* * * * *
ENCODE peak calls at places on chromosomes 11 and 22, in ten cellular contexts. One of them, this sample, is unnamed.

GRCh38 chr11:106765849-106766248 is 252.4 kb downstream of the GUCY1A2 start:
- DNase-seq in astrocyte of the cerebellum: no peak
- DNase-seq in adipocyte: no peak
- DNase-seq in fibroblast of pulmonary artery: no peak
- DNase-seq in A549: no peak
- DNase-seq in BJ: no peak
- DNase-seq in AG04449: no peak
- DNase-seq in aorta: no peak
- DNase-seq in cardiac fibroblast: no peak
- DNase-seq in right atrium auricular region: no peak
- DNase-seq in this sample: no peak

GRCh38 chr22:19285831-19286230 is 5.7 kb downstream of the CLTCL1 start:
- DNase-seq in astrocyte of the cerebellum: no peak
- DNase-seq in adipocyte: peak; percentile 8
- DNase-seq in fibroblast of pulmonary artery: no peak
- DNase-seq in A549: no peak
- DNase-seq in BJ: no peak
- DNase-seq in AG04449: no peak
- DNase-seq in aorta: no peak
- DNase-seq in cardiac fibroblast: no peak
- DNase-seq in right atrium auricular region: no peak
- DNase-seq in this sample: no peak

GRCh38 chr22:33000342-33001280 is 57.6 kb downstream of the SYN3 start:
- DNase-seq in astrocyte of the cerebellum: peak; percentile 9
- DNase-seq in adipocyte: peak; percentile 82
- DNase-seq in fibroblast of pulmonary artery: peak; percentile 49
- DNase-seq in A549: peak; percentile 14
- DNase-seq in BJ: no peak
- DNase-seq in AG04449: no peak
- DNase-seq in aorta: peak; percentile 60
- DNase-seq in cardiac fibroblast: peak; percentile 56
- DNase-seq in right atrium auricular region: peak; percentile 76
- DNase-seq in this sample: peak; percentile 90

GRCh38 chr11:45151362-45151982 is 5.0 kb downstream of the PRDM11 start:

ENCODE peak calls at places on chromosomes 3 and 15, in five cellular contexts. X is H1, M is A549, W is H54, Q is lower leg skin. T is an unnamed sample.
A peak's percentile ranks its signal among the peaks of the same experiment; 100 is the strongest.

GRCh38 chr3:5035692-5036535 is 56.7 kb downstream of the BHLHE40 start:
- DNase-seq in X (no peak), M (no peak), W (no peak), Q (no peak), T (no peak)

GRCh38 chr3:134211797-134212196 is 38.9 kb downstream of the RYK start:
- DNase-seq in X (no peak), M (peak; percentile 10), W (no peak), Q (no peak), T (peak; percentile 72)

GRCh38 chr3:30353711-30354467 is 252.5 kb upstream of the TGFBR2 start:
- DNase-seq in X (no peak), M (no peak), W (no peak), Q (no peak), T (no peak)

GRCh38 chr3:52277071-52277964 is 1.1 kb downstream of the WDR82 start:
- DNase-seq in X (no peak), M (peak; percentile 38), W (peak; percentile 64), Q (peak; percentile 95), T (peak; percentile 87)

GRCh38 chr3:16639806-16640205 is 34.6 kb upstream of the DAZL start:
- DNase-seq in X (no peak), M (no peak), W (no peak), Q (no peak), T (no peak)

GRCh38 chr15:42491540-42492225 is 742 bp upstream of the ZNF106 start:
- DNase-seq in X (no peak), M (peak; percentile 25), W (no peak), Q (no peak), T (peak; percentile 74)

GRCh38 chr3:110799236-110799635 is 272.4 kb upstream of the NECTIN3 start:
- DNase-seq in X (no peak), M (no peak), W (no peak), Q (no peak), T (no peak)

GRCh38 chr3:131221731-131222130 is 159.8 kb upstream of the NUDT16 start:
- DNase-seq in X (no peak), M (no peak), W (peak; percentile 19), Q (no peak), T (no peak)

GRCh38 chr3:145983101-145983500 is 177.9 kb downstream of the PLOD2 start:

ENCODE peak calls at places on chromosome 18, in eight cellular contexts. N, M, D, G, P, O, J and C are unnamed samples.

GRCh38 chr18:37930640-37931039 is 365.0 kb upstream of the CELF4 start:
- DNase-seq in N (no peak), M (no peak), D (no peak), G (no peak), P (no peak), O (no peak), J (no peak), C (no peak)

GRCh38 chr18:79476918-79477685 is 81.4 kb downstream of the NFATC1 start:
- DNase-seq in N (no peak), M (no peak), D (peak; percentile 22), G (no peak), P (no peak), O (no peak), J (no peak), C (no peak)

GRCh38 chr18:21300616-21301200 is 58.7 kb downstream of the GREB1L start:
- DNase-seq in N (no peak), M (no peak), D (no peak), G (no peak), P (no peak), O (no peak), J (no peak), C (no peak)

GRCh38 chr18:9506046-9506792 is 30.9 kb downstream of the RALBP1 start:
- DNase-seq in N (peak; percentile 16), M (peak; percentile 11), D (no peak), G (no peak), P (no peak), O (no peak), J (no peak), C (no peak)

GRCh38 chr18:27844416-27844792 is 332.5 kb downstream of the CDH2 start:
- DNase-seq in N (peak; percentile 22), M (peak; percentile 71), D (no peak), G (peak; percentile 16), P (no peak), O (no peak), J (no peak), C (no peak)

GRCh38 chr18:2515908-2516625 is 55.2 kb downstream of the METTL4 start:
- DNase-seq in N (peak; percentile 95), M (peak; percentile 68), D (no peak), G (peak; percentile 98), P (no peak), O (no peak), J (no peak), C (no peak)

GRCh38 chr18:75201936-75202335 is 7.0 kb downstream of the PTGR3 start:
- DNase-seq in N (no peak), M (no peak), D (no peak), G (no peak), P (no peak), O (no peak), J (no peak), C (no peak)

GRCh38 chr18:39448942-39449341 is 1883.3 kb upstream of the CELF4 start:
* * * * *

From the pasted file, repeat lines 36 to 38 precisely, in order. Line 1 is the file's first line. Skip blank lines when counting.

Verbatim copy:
ENCODE peak calls at places on chromosomes 3 and 15, in five cellular contexts. X is H1, M is A549, W is H54, Q is lower leg skin. T is an unnamed sample.
A peak's percentile ranks its signal among the peaks of the same experiment; 100 is the strongest.

GRCh38 chr3:5035692-5036535 is 56.7 kb downstream of the BHLHE40 start: